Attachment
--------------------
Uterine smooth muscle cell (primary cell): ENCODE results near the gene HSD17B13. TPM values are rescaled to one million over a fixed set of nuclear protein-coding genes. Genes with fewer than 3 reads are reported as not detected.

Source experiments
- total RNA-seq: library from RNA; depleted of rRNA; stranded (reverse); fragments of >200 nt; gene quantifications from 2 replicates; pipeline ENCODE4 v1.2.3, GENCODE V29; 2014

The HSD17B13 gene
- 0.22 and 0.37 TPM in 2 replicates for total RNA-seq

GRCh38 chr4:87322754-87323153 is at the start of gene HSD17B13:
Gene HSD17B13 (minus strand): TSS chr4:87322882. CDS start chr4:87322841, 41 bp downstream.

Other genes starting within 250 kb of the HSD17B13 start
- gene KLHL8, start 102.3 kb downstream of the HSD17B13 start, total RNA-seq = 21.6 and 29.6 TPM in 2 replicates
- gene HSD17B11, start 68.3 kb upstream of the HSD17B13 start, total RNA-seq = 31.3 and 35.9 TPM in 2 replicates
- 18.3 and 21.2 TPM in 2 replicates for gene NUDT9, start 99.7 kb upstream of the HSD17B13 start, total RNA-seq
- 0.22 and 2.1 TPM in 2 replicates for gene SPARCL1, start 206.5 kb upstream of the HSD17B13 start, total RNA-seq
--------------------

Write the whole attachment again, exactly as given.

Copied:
Uterine smooth muscle cell (primary cell): ENCODE results near the gene HSD17B13. TPM values are rescaled to one million over a fixed set of nuclear protein-coding genes. Genes with fewer than 3 reads are reported as not detected.

Source experiments
- total RNA-seq: library from RNA; depleted of rRNA; stranded (reverse); fragments of >200 nt; gene quantifications from 2 replicates; pipeline ENCODE4 v1.2.3, GENCODE V29; 2014

The HSD17B13 gene
- 0.22 and 0.37 TPM in 2 replicates for total RNA-seq

GRCh38 chr4:87322754-87323153 is at the start of gene HSD17B13:
Gene HSD17B13 (minus strand): TSS chr4:87322882. CDS start chr4:87322841, 41 bp downstream.

Other genes starting within 250 kb of the HSD17B13 start
- gene KLHL8, start 102.3 kb downstream of the HSD17B13 start, total RNA-seq = 21.6 and 29.6 TPM in 2 replicates
- gene HSD17B11, start 68.3 kb upstream of the HSD17B13 start, total RNA-seq = 31.3 and 35.9 TPM in 2 replicates
- 18.3 and 21.2 TPM in 2 replicates for gene NUDT9, start 99.7 kb upstream of the HSD17B13 start, total RNA-seq
- 0.22 and 2.1 TPM in 2 replicates for gene SPARCL1, start 206.5 kb upstream of the HSD17B13 start, total RNA-seq